Finally, after the PMOA determination is established, the Sponsor may request in writing a meeting to establish clarity and certainty on that determination. The Secretary must respond to these written requests in 75 days or less. Meeting topics may include:
- Standards and Requirements for market approval or clearance of the combination product
- Requirements for post-market modifications
- cGMP practices applicable to the combination product
All final agreements, as a result of the meeting, are to be made in writing as well.
How it all Works Together
Combination product organizations have more clarity on how combination products will be regulated than ever before, and that includes definitions of how the OCP works with the CBER, CDER, CDRH, and other agency components as appropriate to establish and clarify regulatory approaches and the way forward. This includes inter-center coordination of reviewer tools and training, inter-center work groups, internal memorandums of understanding and standard operating procedures, as well as the creation and update of guidances and regulations regarding combination products.
The three key concepts the FDA uses in the regulation of combination products are as follows:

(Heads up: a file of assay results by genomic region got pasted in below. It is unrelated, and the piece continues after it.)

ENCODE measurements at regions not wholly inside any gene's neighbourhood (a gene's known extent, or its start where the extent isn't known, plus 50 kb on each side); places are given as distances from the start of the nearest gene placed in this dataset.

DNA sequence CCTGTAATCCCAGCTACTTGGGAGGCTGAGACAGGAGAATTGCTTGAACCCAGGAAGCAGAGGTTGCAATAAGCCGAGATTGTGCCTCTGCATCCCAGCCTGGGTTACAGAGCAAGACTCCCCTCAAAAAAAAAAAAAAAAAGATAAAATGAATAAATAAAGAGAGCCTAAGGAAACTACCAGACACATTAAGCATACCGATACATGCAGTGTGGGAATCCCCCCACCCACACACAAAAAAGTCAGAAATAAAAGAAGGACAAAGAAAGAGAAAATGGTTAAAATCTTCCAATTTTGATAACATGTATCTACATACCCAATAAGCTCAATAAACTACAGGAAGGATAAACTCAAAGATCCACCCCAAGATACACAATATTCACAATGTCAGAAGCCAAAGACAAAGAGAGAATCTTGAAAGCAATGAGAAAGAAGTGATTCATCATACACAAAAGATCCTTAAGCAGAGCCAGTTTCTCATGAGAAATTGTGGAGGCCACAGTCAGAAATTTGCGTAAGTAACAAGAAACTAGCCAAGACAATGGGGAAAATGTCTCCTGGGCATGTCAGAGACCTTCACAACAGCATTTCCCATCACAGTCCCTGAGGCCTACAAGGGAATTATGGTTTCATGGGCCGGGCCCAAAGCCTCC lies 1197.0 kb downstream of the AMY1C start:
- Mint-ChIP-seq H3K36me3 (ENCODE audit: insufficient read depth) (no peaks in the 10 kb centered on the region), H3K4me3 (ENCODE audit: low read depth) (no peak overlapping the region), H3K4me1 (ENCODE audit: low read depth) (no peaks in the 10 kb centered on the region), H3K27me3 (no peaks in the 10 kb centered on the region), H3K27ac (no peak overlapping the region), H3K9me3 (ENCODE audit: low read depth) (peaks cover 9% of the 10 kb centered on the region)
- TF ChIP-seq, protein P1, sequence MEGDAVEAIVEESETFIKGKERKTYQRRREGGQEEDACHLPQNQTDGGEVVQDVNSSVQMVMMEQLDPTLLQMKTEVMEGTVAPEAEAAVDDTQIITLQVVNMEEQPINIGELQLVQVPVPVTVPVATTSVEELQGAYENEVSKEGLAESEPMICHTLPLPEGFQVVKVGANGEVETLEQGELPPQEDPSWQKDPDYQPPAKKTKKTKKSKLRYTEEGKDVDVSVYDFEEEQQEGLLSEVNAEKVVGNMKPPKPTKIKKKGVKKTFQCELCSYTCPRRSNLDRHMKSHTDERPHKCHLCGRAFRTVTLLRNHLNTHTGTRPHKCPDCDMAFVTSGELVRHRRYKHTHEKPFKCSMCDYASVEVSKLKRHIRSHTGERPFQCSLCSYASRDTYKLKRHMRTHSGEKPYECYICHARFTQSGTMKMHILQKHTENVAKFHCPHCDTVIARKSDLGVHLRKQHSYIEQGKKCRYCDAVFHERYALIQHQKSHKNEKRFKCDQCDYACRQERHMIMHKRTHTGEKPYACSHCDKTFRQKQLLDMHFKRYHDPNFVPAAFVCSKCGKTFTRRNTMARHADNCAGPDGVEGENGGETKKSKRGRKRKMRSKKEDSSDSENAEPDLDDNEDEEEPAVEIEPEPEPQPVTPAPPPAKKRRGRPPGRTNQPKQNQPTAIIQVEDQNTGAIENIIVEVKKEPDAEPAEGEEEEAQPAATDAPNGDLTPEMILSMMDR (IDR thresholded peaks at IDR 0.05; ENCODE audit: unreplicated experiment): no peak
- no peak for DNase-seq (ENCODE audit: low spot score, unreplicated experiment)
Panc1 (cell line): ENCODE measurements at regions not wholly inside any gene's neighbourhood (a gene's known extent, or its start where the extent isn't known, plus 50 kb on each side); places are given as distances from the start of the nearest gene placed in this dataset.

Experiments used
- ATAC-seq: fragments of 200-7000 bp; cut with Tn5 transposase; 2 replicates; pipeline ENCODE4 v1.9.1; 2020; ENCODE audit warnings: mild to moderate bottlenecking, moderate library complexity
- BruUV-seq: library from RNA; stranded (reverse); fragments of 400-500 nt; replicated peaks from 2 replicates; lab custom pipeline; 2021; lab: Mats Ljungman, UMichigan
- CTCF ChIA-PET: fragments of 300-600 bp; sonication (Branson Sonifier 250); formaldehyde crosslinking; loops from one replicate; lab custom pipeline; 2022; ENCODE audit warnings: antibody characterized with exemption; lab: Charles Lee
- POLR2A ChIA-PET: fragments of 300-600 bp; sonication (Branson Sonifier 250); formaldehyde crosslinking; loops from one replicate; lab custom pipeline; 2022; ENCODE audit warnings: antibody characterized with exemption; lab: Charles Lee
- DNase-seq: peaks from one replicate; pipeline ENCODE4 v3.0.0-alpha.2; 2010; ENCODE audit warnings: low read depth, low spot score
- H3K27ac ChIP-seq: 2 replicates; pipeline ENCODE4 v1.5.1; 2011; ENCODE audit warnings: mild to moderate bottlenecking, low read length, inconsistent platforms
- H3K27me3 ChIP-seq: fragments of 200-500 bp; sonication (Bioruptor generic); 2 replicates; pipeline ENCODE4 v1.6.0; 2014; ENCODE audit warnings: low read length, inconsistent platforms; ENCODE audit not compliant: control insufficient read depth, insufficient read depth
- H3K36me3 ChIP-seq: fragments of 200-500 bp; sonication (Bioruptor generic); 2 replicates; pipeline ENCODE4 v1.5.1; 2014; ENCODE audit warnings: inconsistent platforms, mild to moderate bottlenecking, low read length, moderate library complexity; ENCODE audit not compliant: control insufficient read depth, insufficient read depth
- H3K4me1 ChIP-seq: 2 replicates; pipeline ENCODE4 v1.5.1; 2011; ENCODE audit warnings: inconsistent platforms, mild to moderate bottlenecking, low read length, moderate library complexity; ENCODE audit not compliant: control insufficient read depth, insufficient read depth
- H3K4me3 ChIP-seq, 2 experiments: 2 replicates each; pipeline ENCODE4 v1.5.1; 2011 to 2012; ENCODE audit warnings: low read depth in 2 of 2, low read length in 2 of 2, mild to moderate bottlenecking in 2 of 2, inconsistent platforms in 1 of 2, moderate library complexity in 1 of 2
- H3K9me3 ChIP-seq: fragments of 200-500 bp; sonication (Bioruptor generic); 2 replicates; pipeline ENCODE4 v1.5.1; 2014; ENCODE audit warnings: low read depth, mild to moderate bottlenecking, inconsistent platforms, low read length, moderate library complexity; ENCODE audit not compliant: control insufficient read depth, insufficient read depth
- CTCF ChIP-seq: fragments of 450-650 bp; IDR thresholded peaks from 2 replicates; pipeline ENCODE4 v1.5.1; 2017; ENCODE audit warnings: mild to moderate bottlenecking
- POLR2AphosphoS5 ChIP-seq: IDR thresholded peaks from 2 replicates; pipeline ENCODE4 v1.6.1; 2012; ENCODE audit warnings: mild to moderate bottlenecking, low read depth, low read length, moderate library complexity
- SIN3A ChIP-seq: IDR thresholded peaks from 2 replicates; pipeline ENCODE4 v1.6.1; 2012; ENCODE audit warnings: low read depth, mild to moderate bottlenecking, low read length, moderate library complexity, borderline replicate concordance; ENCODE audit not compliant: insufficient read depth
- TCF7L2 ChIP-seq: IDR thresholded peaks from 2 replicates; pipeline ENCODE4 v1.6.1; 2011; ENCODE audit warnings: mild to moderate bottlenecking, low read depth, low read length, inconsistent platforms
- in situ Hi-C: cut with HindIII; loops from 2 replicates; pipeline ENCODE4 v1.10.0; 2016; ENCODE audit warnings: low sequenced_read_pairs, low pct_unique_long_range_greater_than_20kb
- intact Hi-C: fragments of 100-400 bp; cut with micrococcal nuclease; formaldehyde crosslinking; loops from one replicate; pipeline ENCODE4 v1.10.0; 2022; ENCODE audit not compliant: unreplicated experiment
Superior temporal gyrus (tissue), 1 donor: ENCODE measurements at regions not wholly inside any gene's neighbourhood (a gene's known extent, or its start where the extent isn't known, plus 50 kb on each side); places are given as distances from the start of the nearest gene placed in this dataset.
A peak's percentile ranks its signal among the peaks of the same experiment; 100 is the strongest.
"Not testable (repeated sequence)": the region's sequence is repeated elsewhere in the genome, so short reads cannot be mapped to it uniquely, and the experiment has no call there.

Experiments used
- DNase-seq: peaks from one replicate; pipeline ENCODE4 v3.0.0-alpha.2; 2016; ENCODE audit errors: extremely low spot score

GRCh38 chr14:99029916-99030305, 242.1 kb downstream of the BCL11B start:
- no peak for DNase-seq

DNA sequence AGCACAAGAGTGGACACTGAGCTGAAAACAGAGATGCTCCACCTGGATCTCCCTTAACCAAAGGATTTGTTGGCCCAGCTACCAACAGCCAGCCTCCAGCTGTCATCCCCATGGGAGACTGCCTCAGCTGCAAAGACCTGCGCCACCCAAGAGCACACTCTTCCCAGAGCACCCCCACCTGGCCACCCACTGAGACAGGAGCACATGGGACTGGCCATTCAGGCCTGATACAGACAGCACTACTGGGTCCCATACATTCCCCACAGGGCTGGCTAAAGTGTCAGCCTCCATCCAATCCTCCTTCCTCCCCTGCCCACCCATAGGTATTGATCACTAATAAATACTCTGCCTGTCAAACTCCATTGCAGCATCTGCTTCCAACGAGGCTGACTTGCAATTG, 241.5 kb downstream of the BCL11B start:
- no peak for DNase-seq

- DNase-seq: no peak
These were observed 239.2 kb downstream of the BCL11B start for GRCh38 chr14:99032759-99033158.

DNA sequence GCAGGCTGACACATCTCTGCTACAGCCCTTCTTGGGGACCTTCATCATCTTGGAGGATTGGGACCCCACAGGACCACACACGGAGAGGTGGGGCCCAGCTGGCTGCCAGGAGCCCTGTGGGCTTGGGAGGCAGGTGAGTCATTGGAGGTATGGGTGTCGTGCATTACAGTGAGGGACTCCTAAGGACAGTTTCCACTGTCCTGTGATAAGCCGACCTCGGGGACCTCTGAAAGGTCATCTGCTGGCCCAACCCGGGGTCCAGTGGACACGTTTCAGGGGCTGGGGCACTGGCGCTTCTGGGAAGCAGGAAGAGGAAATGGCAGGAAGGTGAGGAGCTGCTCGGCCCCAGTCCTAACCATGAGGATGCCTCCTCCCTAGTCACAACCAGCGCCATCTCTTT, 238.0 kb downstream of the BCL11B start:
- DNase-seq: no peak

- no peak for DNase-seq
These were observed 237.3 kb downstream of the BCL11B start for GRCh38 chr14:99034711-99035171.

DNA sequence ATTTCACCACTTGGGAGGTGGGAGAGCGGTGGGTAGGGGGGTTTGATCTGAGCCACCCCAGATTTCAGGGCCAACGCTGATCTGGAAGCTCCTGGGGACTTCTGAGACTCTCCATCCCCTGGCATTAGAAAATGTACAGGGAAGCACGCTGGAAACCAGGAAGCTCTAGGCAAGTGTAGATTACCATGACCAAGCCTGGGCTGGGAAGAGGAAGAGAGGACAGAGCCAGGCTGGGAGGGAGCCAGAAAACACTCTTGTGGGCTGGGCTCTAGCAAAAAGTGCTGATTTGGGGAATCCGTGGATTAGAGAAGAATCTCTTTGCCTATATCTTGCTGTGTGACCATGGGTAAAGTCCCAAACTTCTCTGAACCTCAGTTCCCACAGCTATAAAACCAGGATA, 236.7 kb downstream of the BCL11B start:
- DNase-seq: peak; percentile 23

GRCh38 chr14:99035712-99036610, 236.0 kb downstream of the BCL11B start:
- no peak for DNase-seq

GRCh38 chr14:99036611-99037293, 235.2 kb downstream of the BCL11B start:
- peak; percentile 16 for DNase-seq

- Constituent Parts retain independent regulatory status and duties.
- Combination Products are a distinct regulatory class; a combination product is not a combination device, or a combination drug — it is a combination product regulated by PMOA.
- Use due diligence in ensuring comprehensive, effective oversight of combination products without undue redundancy.
As mentioned in Part 1 of this series, the regulation of combination products has come a long way, but there is still much to do. The OCP has its work cut out. The classification of a combination product is not clear cut in many cases, and bringing clarity to this space will require the continued care and due diligence we’ve witnessed thus far from the OCP.
The Life Sciences industry finds itself in an interesting place today. Innovation is occurring in combination products, and the category is a major growth segment of the industry. Staying abreast of the regulatory and quality compliance requirements of combination products can be quite a challenge as the FDA’s management activities have demonstrated. Likewise, whether you are located in, Australia (TGA), Europe (EMA), the UK (MHRA), or the rest of the world (ROW), you are witnessing that we are all focused on promoting and protecting public health through management of combination products.
In the final installment of this 3-part blog series, Combination Products: Past, Present, and Future, we’ll review what analysts are saying about this market, and what future activities and enforcement actions are planned by the OCP. Finally, we’ll take a look into the crystal ball to examine just what the category’s future might hold.